Fraud Detection and Machine Learning

Technology has had a significant impact on the banking and financial services industry. One of the places where it had the most significant effect was on payment processing and financial transactions. Overall, technology serves to make these transactions faster and more efficient. As a result, digital payments are now more prevalent than ever.

Unfortunately, this brings with it an increased risk of fraud. In addition, cybercriminals are also getting more sophisticated and advanced in their attacks. As a result, banking and financial institutions need to be on guard to protect themselves and their customers against these attacks and financial losses. Here, machine learning is an invaluable tool they can use to identify and prevent fraudulent transactions.

But how does machine learning work in fraud detection, and what are its benefits? In this post, we’ll look at this question in more detail.

Why Is Machine Learning Suited To Fraud Detection?

Before looking at why machine learning is so well suited to fraud detection, it’s necessary to look at traditional fraud detection systems. These systems relied on rules alone to identify and block fraudulent transactions. Although these systems are somewhat effective and rules still play an essential part in modern fraud detection systems, they had several drawbacks.

For one, rules-based systems produce a significant number of false positives. As a result, it would often block legitimate transactions as fraudulent. This, in turn, means that businesses can possibly lose many genuine customers and transactions. And it’s simple, lost transactions mean lost revenue.

Another drawback with rules-based systems is that they have a fixed outcome. This means that these systems don’t offer the ability to judge outcomes. As a result, this contributes to false positives. It also means that rules become invalid as prices and business requirements change.

For example, if the system is set up to flag transactions above $1,000 as fraudulent, an increase in prices could lead to an increasing number of transactions being flagged.

Finally, these systems are also inefficient and challenging to scale. This means that the rules have to be adjusted and constantly expanded to accommodate the ever-increasing sophistication criminals use to perpetrate fraud. As a result, the system is slow, inefficient, and places a heavier burden on the fraud analyst team.

Fortunately, machine learning offers solutions to all these problems. Here, it improves fraud detection in the following ways:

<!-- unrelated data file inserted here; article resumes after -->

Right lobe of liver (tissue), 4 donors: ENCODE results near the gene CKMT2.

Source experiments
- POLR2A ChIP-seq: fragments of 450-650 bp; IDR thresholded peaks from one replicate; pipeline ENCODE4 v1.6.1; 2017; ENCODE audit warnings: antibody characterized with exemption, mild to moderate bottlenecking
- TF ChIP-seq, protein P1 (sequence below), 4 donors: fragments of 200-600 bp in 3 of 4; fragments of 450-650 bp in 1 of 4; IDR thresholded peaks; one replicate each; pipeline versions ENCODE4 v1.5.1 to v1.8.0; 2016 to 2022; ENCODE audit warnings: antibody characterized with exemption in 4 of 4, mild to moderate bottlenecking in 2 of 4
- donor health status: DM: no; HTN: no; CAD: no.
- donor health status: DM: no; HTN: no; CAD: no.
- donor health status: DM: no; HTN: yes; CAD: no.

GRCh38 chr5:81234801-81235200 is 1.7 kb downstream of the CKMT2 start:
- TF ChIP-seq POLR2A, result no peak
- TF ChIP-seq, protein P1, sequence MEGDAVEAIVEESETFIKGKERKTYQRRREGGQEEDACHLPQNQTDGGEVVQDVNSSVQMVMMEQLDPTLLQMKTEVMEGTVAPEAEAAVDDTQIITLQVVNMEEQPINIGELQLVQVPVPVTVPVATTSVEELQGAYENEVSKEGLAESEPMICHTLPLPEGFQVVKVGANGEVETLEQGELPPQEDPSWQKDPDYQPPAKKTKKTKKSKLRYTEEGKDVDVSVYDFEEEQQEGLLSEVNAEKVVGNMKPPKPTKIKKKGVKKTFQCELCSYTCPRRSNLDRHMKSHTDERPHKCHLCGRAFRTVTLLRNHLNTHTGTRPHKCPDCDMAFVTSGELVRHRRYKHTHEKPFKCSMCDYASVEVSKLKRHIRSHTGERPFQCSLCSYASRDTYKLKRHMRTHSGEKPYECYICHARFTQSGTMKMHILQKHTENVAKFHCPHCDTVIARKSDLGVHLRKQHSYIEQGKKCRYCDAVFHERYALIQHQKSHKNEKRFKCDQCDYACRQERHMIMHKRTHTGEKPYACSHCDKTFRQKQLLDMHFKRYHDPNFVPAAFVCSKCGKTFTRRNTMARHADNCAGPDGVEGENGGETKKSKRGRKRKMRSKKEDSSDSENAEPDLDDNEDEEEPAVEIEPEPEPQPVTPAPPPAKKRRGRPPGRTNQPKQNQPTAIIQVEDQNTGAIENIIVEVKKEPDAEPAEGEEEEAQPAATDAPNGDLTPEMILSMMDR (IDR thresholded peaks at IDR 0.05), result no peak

• Faster. It’s simple, for the most effective fraud detection system, businesses need results almost in real-time. Machine learning gives them this ability because it analyses vast amounts of data to identify possible fraudulent transactions. It can also analyze user behavior in real-time and identify any anomalies in their behavior, and, in doing so, minimizes risk and improves
  • More accurate. Because machine learning algorithms can analyze and make predictions based on massive amounts of data, it’s able to predict fraudulent transactions much faster and far more accurately compared to rules-based and manual fraud detection systems. This also reduces the number of false positives in the process.
  • Scalable. Machine learning models work by being trained on large datasets. Based on this data and being trained on which transactions are fraudulent and which are genuine, it can then identify suspicious transactions. These models also improve as more data is fed into the system. As a result, these systems are far more scalable compared to traditional fraud detection systems.
  • Cost-effective. Because it’s so efficient in analyzing large amounts of data and identifying suspicious transactions, it’s more cost-efficient compared to other systems. It, for example, allows a fraud detection team to shift from manually monitoring transactions to monitoring and optimizing the machine learning algorithm.

How Does A Machine Learning System Work?

Typically, a machine-learning algorithm works through a process of:

  • Inputting data.
  • Feature extraction.
  • Model creation.

When it comes to fraud detection, the system will use input data consisting of previous transactions. The transactions in this dataset should be labeled as genuine transactions or fraudulent transactions.

For feature extraction, it’s necessary to extract the features like customer behavior and fraudulent behaviors that would indicate a possible fraudulent transaction. This can include anything from a customer’s email address and age of their account to the number of orders, customer locations, and payment methods.